Vernon Tull tells. He returns to the Bundren house with the wagon at 10 AM the next day. With Quick and Anstid, he has actually discussed the high level of the river due to the storm; Anse had best hurry. The bridge is old and will not hold up much longer. Vardaman has actually been distressed. He attacked Dewey Dell when she formulated the fish he caught. The lady are within and the men are on the deck. Cash repair work the damage Vardaman did to the coffin. They lay Addie in backwards, to safeguard her dress. Whitfield, the minister, gets here. He announces that the bridge has been swept away. The ladies sing, and Whitfield performs the rites for Addie. The ladies sing again. En route home, Cora is still singing. They see a filthy Vardaman fishing in the slough, and they attempt to get him to come house with them so he can rest for a bit, however the boy declines.
Darl narrates. He is telling Gem that it is not his horse that’s dead. Jewel is mad. 3 days have actually passed, and they have actually returned house. Anse has been waiting on them; Addie’s body decomposes in the casket. Buzzards circle in the sky.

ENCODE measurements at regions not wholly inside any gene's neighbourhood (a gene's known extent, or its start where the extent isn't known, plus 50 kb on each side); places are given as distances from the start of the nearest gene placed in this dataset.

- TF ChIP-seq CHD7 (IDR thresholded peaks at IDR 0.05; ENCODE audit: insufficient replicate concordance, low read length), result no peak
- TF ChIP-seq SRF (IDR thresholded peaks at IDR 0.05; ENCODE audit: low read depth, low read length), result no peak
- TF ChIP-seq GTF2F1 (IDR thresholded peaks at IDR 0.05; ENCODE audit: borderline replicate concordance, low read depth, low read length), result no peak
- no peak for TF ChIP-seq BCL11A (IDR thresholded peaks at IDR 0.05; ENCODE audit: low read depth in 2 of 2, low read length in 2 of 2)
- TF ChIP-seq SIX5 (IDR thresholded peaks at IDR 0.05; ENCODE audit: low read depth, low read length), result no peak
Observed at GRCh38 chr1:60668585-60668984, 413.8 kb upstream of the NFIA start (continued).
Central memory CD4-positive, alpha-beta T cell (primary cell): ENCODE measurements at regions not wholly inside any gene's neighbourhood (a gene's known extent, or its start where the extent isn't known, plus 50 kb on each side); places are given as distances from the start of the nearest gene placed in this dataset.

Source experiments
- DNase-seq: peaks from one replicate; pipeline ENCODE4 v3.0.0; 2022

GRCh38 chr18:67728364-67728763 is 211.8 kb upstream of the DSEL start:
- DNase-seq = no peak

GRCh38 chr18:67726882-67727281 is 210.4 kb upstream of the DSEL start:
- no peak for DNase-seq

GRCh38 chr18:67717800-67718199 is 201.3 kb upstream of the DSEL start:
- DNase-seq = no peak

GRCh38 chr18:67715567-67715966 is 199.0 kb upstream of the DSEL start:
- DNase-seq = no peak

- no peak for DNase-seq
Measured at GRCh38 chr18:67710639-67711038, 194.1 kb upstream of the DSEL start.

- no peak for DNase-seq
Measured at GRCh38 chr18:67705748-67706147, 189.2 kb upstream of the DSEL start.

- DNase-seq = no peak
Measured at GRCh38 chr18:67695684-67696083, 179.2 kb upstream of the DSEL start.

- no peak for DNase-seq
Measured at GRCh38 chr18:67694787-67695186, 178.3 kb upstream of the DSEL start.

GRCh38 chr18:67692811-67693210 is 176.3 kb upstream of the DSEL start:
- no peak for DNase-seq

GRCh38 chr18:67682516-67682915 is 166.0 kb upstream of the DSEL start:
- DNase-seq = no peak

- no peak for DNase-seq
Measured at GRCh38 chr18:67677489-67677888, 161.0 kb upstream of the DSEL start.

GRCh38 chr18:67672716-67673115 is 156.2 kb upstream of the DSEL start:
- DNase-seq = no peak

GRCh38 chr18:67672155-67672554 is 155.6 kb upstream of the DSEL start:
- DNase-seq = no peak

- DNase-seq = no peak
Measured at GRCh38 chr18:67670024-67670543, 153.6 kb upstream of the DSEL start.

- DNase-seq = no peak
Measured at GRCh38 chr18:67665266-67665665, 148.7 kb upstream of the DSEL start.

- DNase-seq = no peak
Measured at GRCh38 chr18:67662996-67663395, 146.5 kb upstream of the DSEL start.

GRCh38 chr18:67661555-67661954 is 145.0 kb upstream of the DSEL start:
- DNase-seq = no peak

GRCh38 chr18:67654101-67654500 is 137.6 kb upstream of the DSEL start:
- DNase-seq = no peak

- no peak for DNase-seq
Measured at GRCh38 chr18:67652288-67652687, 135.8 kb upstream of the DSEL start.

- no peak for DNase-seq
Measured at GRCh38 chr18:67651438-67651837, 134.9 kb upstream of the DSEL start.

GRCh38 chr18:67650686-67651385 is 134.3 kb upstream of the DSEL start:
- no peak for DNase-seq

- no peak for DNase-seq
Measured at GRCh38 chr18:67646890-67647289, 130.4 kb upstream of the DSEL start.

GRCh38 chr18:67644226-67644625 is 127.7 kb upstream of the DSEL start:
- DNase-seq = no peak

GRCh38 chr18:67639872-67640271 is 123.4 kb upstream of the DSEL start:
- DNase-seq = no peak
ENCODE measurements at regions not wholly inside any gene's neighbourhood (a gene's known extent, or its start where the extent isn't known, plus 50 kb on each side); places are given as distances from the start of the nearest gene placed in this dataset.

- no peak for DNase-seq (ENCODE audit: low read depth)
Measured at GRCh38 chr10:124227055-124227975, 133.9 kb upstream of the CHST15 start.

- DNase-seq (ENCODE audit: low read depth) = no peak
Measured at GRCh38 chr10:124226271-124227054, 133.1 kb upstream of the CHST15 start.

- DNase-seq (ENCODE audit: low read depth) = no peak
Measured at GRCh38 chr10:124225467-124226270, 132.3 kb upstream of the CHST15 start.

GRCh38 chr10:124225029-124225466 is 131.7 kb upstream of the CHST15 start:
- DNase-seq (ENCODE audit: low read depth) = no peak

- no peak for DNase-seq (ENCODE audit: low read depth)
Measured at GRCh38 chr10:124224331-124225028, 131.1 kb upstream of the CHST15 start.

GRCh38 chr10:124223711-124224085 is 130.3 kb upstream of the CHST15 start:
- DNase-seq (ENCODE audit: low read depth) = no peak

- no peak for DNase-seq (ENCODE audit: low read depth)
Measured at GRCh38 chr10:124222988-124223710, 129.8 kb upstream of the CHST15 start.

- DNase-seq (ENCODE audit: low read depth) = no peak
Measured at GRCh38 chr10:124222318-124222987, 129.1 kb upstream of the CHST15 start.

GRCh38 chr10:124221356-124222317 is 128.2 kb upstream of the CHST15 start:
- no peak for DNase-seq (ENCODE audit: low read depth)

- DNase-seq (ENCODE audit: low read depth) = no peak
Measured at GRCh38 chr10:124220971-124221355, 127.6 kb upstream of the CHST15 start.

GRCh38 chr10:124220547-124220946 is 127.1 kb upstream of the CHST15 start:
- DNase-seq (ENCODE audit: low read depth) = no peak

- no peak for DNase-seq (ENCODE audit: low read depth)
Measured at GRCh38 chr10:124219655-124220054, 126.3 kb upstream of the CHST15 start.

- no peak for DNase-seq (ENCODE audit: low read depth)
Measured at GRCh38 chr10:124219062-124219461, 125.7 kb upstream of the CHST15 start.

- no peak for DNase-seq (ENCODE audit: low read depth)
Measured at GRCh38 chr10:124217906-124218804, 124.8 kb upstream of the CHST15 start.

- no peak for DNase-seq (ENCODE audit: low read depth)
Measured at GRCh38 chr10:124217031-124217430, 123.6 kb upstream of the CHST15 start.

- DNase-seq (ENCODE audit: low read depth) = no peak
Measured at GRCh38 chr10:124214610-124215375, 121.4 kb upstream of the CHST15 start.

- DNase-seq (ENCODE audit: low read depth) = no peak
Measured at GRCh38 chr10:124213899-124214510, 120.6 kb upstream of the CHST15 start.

Money narrates. He tries to describe to Jewel why the casket won’t stabilize, however Gem overlooks his suggestions and firmly insists that Cash assistance to lift the casket and move it to the wagon.
Darl tells. He is experiencing the exchange in between Jewel and Cash. The men bring the casket down the hill to the wagon, having a great deal of difficult: Cash is right. It doesn’t balance. In the end, Jewel is bring the majority of the weight, and with large muscle and weight he hoists the casket into the wagon.
Vardaman tells. The household is going to town. Dewey Dell has ensured him that the toy train set he saw long ago in the area will still exist. Anse and Jewel argue: Gem wants to ride his horse, however Anse desires him to ride in the wagon like Addie would have desired. Darl and Vardaman have an unusual discussion about their mom (see below, Analysis). Cash is bringing his tools along; on the way back from dropping off Addie, he’s going to have to get to work on Tull’s barn roofing. Dewey Dell is taking Mrs. Tull’s cakes to town for her.
Darl narrates. Everyone is entering the wagon. Jewel appears not to be coming, angry about not being able to ride his horse. Anse is angry; Money tries to brush it off, saying that Jewell will go and stay with the Tulls. But Darl predicts aloud that Jewel will meet them later on. The buzzards circle in the distance.